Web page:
Non-hydrogenated peanut oil becomes hydrogenated when heated?

1. Jul 1, 2011

Flatliner

Can't find a reliable source on the internet for the answer to this question. Some claim that heating peanut oil at high enough temps to fry food causes the oil to become partially hydrogenated therefore causing it to become an "unhealthy" oil. Is this true?

2. Jul 1, 2011

Staff: Mentor

That's just a guess on my side, but I don't see how it can become hydrogenated when there is no hydrogen. However, with plenty of atmospheric oxygen around, oxidation of the double bonds (no matter what the exact products are) seems quite possible.

3. Jul 1, 2011

Flatliner

Is there hydrogen already naturally in peanut oil that separates from molecules at high temps and hydrogenates the oil?

That's unhealthy?

4. Jul 1, 2011

Staff: Mentor

No, there is a hydrogen, but it doesn't separate.

Yes, that's more or less how fats get rancid.

5. Jul 1, 2011

Moonbear

Staff Emeritus
The claim I've heard isn't that heating it to high temperatures does it, but the rapid temperature drop along with introduction of water and then reheating when you drop whatever frozen food you're frying into it. I'm also not sure if this is a legitimate claim or an internet myth, but perhaps with those additional details, Borek will have more insight if it's possible.

6. Jul 1, 2011

Pythagorean

The way Moonbear heard it seems more reasonable, since theoretically: $$E + 2H_2 O = 2H_2 + O_2$$

where E is energy.

But then there's at least two important questions to ask:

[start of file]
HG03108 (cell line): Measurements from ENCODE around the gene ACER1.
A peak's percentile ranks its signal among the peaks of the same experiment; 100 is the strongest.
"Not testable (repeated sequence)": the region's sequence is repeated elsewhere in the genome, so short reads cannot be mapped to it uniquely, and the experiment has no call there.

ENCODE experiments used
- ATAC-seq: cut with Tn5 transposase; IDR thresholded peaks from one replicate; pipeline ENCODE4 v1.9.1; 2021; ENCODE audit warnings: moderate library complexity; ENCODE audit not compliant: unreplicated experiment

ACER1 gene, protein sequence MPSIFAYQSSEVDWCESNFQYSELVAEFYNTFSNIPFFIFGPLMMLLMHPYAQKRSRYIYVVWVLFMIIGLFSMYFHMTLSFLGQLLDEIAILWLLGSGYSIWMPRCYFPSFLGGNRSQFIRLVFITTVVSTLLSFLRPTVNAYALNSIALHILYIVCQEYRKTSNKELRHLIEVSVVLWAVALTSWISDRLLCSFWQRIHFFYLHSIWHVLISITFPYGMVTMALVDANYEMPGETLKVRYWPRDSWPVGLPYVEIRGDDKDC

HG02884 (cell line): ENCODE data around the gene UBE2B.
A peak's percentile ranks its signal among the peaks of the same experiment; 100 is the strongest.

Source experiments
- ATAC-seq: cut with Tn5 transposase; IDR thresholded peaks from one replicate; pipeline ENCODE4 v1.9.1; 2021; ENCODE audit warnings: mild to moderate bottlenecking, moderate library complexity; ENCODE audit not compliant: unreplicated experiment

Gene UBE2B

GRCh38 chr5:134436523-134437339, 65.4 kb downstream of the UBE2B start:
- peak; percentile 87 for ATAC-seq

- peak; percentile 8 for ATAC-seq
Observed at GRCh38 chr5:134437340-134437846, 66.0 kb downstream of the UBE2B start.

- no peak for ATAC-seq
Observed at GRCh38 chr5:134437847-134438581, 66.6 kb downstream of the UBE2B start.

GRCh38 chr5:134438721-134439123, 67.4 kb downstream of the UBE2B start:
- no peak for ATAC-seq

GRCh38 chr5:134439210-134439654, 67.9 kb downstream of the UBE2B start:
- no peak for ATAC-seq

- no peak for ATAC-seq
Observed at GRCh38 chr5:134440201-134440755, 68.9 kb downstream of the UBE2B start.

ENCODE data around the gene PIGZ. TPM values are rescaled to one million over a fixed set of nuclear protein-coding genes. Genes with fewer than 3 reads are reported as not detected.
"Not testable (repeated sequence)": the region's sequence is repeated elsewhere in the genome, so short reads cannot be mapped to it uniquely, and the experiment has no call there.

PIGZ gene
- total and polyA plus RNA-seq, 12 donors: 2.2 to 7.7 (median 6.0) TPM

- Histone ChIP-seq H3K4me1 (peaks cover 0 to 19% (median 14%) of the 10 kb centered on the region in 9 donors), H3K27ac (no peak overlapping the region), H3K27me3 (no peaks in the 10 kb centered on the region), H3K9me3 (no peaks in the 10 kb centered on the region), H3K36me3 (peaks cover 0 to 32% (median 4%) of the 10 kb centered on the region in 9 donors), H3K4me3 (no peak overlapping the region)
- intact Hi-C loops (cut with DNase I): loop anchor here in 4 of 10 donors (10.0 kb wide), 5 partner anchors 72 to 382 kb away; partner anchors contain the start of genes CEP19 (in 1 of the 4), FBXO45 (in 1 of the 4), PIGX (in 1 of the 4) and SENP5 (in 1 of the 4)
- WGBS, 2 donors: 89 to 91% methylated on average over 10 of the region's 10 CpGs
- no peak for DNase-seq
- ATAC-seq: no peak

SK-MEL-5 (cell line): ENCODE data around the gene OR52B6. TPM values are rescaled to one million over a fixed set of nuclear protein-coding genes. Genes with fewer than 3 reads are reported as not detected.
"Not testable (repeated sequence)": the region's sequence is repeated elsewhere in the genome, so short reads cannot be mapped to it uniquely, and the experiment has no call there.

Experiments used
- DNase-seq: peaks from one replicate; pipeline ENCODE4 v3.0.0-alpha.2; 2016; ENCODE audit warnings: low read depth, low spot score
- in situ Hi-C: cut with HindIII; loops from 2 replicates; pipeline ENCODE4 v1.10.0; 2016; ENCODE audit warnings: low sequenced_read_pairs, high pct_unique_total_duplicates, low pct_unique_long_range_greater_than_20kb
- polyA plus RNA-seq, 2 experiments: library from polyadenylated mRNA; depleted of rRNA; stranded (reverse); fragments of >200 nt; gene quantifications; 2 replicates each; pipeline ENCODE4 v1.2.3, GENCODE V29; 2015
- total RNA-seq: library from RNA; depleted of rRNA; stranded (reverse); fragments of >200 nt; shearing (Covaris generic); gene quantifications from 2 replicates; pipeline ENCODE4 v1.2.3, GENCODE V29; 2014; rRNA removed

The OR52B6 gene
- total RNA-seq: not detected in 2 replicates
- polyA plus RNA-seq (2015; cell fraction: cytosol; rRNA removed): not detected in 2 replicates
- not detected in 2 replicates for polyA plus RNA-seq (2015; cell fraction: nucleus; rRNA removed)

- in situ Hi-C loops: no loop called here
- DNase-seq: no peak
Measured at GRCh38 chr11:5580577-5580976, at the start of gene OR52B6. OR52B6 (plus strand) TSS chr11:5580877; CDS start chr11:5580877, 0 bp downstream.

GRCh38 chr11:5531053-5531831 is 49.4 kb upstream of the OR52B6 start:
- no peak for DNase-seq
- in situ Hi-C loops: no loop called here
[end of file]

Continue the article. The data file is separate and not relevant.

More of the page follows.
1) how much Energy is required; does a fryer produce it?
2) how much water is required to produce enough hydrogen to saturate the food (in a dilution of peanut oil?) to a significant level?

7. Jul 2, 2011

Staff: Mentor

Hi Moonie

No way, thermal decomposition of water requires insane temperatures - over 2000 deg C for a single digit percent decomposition.

On the other hand, water doesn't have to decompose first, such thing could be a several step process, yielding a similar final result. But I find it highly unlikely.

This is the simplest part. Assuming oil is a trigliceryde with three monounsaturated fatty acids, each 18 carbons long, its molar mass is 879 g/mol. There are three double bonds, so in theory it can react with up to three moles of water. In other words - you would need 56 g of water to fully saturate 879 g of oil. That's not exact, as oil is not just a single trigliceryde, but IMHO it is a quite good estimate

I can be wrong, but I don't like this explanation. Water can be added to the double bond, that's a well known reaction, but it doesn't yield alkane and oxygen - it yields secondary alcohol. Besides, water has much better place to attack - it can hydrolise the ester, yielding glycerin and fatty acid itself. The latter reaction is catalyzed by bases and acids, so it won't be very fast in the fryer, but seems much more likely to me.

8. Jul 2, 2011

Pythagorean

I am now hungry for beer battered halibut

9. Jul 2, 2011

SW VandeCarr

The partial or complete hydrogenation of unsaturated vegetable oils is an industrial process called "sparging". It involves treating the oil under high temperature and pressure in the presence of a catalyst such as powered nickle together with molecular hydrogen.

http://www.tutorvista.com/science/vegetable-oil-saturated

Last edited: Jul 2, 2011
10. Jul 2, 2011

Proton Soup

most store-bought peanut butter already has hydrogenated oil added so that it doesn't separate. natural peanut butter will separate with a layer of light oil on top if you leave it out, meaning you've either got to stir it with a butter knife regularly or leave it in the fridge.

so, for most of us, worrying about cooking temps is a bit like trying to shut the barn door after the horse has escaped.